Hudeshope Circular

Hudeshope beck is a stream running alongside Pikestone Brow down to Middleton-in-Teesdale, in a valley which has a little loop road running in a circular route to/from Middleton-in-Teesdale. When I said to Dean that I wanted to do some hills in the Pennines, he took me seriously!


I had finished all my academic essays and had about 6 hours free to take an impromptu VC167 club run: I set off from Durham at 8am down to Sedgefield and on to Darlington to meet up with Dean at a coffee shop in town. The slight northeast wind assisted my journey and I was in Darlington having averaged about 28kph over the 40km from home.

I had invited Dean out for a ride, but on his home turf - so I hadn't bothered planning the route. We rode south west from Darlington out to Stapleton where we turned right to Cleasby. This took us on routes used frequently by the Darlington Cycle Club and the CTC Teesside Section, through the fields south of the Tees and north of the A66. We breezed on to a crossing of the river on an iconic wooden bridge familiar to anyone who has ridden the London Edinburgh London route. Then up the zigzig climb to Whorlton and on to Barnard Castle.


In Barnard Castle we dropped down to the footbridge across the Tees. This avoided the single carriageway bridge at the foot of the castle walls. Now on to the B6277 Lartington Lane, we made our way through Cotherstone to Middleton-in-Teesdale. With apologies to AA Milne for adapting his teacosy song:

Cotherstone Cotherstone Cotherstone Pie,
A fly can't bird, but a bird can fly.
Ask me a riddle and I reply
Cotherstone Cotherstone Cotherstone Pie.

Cotherstone Cotherstone Cotherstone Pie,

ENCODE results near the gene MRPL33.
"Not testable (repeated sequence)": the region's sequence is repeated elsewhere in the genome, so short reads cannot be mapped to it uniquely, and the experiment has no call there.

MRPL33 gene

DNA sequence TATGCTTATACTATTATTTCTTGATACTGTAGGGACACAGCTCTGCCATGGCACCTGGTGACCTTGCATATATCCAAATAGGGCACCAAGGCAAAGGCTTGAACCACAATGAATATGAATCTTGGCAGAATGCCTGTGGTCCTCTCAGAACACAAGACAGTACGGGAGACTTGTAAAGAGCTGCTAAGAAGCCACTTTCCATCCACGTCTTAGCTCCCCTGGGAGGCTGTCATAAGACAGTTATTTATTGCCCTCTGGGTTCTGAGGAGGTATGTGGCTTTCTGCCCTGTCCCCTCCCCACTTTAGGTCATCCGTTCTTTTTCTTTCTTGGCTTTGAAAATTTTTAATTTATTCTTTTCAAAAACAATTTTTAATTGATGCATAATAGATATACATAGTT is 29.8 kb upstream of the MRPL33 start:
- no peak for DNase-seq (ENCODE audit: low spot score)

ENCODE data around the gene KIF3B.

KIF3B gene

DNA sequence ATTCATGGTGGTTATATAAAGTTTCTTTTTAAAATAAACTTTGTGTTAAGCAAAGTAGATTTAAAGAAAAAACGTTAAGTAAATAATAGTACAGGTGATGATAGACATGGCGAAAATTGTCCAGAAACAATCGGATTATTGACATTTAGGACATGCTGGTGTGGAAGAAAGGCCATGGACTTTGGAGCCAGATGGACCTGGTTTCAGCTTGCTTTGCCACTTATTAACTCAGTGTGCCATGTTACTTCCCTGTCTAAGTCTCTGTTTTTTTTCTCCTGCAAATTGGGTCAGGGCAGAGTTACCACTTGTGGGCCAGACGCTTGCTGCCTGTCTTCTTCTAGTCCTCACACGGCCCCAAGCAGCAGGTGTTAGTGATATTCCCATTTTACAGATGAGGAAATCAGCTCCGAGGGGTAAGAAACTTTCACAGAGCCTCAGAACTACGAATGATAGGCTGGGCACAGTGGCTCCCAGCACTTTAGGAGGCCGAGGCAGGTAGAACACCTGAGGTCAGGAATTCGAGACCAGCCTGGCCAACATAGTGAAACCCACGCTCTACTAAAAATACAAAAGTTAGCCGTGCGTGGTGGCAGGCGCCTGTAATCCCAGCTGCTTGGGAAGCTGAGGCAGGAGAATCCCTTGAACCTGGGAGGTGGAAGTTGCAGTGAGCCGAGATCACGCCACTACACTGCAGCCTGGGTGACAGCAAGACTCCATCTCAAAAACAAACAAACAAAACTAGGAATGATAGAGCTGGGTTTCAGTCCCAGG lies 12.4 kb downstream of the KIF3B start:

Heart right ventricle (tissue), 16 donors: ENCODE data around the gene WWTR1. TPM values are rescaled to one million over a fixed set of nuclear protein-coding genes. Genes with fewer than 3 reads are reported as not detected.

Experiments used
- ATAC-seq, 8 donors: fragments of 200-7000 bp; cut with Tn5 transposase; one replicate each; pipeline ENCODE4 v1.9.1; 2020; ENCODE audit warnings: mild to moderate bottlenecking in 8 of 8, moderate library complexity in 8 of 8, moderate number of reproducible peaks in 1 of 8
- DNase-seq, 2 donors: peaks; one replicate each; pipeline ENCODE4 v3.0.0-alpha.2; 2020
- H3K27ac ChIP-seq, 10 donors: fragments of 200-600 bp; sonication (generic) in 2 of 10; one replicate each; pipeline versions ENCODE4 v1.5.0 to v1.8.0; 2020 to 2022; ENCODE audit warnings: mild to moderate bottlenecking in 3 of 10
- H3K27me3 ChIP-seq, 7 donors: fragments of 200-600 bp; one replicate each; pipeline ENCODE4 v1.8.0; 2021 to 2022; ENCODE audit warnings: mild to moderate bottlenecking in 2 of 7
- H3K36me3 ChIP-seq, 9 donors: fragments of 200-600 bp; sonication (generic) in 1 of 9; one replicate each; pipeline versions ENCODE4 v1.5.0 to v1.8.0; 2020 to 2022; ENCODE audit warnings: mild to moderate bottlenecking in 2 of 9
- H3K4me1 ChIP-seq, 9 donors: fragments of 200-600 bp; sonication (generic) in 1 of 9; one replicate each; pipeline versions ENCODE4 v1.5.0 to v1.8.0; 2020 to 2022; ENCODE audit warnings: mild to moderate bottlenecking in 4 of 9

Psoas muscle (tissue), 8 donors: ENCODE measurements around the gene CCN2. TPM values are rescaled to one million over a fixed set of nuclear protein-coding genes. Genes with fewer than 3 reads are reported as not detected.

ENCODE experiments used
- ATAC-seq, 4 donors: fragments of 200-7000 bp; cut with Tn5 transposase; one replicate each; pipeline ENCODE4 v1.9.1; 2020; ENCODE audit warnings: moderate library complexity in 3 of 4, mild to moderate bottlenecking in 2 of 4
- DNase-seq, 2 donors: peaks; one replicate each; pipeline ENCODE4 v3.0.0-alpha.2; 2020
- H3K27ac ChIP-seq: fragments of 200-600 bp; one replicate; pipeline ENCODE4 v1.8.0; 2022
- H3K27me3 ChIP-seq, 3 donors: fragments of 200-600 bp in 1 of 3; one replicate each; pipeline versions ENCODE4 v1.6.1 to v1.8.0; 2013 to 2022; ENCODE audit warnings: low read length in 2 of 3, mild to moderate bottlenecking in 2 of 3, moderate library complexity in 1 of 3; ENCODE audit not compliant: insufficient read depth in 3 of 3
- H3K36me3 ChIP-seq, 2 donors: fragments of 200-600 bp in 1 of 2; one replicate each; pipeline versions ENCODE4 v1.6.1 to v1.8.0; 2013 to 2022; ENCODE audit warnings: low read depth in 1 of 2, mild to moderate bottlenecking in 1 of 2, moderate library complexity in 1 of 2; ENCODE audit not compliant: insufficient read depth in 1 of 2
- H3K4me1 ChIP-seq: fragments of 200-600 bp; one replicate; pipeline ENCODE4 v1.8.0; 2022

A fish can't whistle and neither can I.
Ask me a riddle and I reply
Cotherstone Cotherstone Cotherstone Pie.

Cotherstone Cotherstone Cotherstone Pie,
Why does a chicken? I don't know why.
Ask me a riddle and I reply
Cotherstone Cotherstone Cotherstone Pie.

In Middleton-in-Teesdale we stopped for bacon sandwiches and coffee, to discuss the next roads we'd ride. Hudeshope had not been on my radar. I was thinking we'd go over Bollihope and Crawleyside, then back to Durham via Lanchester, Dean suggested the Westernhope Moor crossing past Chapelfell - but with only 6 hours trying to cover 100 miles in the Pennines was going to be a bit much. This was when we agreed Hudeshope.


We took this loop road in a clockwise direction so that we could turn left at High Dyke and cross Bollihope, and it starts with a 1-in-5 climb up Dent Bank. Once over this the road undulated along the western wall of the valley, with a great view of the road we'd be returning on later.


This is an infrequently ridden road. If strava is an indication of the number of cyclists who come this way, then our circuit added our names to a short "all-time" league table of 31 riders; compared with the 944 recorded riders who've tackled the easy side of Bollihope!


Just as we dropped down to Middleton-in-Teesdale again we turned left and started the crossing of Bollihope, another fairly comfortable crossing for us both, and Dean was looking forward to the descent because this was the first time in ages he was not riding fixed.


Hudeshope had taken longer than expected, and it looked like Crawleyside was going to have to wait for another day. To get back to Durham in time we decided to take the Frosterly turning and think about either Tow Law, or the A689 back.


On the climb from Bollihope Burn to Hill End I was really enjoying feeling strong, and as I dripped sweat and tried to keep spinning on the climb I didn't notice Dean had punctured. I didn't notice until I'd dropped down the other side to Frosterley and checked my messages. So, back up and over Hill End again.

With time against us we decided to speed back along the A689; through Crook, Willington, Brancepeth and Langley Moor. I had a mental picture of this being a flat or downhill ride... I was wrong. Dean ripped my legs off on the climbs and we finally got back to Durham at 3pm. It was nice to discover that a bottle of Spitfire Ale fits neatly into a bottle cage, so we could relax in the back garden and enjoy a beer. Ride well ridden.


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